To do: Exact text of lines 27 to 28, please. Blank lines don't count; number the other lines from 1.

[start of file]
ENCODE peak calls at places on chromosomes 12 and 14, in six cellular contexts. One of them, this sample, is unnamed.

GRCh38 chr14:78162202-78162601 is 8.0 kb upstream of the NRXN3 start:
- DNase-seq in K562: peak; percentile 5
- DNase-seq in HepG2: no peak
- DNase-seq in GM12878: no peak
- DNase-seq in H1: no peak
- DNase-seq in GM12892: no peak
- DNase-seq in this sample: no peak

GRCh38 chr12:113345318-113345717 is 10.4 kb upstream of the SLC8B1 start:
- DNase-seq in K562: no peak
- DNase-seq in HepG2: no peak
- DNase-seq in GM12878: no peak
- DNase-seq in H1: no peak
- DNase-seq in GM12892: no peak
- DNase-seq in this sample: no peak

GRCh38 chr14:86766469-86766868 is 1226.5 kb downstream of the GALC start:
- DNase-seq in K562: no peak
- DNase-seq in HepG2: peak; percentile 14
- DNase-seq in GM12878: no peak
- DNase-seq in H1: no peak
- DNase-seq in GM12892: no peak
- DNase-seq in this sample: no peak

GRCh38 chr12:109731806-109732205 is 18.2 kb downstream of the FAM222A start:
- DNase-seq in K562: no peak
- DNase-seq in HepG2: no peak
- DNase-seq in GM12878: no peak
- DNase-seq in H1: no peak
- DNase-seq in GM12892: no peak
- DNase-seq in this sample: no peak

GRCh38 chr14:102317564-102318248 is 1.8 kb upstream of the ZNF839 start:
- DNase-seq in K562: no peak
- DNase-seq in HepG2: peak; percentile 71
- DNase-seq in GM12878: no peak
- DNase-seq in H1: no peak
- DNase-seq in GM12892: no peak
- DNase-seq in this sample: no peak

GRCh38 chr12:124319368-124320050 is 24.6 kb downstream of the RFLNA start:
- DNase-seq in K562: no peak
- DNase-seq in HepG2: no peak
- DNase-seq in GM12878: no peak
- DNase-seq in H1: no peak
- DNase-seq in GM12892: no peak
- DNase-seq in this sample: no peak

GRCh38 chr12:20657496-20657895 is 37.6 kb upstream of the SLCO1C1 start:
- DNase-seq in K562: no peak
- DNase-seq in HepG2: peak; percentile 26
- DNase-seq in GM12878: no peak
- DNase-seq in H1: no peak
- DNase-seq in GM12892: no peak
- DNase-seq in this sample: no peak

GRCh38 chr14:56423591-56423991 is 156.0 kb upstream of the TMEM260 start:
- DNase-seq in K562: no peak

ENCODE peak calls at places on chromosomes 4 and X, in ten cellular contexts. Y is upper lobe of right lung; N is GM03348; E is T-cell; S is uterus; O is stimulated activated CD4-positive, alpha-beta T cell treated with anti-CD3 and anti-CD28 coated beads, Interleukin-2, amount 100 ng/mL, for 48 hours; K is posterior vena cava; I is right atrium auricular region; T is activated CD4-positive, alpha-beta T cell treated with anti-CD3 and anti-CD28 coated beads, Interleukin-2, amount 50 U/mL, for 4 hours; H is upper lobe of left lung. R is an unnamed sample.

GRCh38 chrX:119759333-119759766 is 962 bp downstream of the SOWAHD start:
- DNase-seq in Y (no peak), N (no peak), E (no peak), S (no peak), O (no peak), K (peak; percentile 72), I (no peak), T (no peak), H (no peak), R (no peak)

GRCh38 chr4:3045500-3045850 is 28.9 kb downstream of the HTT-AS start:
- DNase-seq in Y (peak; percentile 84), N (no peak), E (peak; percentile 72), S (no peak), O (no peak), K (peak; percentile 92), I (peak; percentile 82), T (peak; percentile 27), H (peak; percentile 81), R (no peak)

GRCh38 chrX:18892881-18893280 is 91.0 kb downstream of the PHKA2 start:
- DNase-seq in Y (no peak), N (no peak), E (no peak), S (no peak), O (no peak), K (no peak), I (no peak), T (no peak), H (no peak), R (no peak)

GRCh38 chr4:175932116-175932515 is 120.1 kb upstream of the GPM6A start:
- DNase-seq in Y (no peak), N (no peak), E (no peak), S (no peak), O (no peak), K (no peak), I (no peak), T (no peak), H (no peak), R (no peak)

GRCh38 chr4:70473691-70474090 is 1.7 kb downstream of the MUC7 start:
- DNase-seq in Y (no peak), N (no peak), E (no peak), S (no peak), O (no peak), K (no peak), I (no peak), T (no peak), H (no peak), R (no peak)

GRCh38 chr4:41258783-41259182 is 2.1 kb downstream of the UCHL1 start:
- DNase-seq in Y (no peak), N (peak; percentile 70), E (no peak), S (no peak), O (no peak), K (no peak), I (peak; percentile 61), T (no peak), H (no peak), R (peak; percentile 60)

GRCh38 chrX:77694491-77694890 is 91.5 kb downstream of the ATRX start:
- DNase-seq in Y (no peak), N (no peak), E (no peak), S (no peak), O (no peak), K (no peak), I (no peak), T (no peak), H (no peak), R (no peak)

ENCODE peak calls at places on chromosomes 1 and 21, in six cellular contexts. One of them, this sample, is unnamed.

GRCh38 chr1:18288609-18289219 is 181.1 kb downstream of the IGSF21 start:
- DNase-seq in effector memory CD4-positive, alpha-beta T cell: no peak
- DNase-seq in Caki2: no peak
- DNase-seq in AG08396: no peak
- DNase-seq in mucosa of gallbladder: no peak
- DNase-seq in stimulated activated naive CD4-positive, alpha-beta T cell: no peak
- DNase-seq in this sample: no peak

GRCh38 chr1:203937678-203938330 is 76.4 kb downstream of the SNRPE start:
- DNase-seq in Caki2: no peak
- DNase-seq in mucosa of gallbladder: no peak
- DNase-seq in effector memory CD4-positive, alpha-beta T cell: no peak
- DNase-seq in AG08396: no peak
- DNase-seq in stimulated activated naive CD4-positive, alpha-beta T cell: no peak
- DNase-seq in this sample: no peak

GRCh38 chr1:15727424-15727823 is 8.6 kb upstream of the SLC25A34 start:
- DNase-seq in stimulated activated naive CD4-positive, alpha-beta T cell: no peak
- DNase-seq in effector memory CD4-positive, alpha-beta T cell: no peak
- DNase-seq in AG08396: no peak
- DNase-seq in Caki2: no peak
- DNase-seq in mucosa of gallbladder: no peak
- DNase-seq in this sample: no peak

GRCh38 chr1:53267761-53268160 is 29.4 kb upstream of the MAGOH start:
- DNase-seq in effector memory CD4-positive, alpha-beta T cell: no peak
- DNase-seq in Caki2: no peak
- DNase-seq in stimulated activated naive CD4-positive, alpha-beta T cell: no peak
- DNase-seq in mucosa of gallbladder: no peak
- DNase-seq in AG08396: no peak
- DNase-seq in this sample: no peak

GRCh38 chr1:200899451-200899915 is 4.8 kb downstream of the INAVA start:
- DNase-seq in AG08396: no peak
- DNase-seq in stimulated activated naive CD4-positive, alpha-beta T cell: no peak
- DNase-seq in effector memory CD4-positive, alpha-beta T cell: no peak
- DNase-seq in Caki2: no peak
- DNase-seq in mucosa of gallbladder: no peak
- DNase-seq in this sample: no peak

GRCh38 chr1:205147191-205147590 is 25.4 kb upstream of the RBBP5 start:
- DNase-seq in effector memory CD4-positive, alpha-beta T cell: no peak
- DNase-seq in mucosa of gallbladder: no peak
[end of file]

- DNase-seq in H1: no peak
- DNase-seq in GM12892: no peak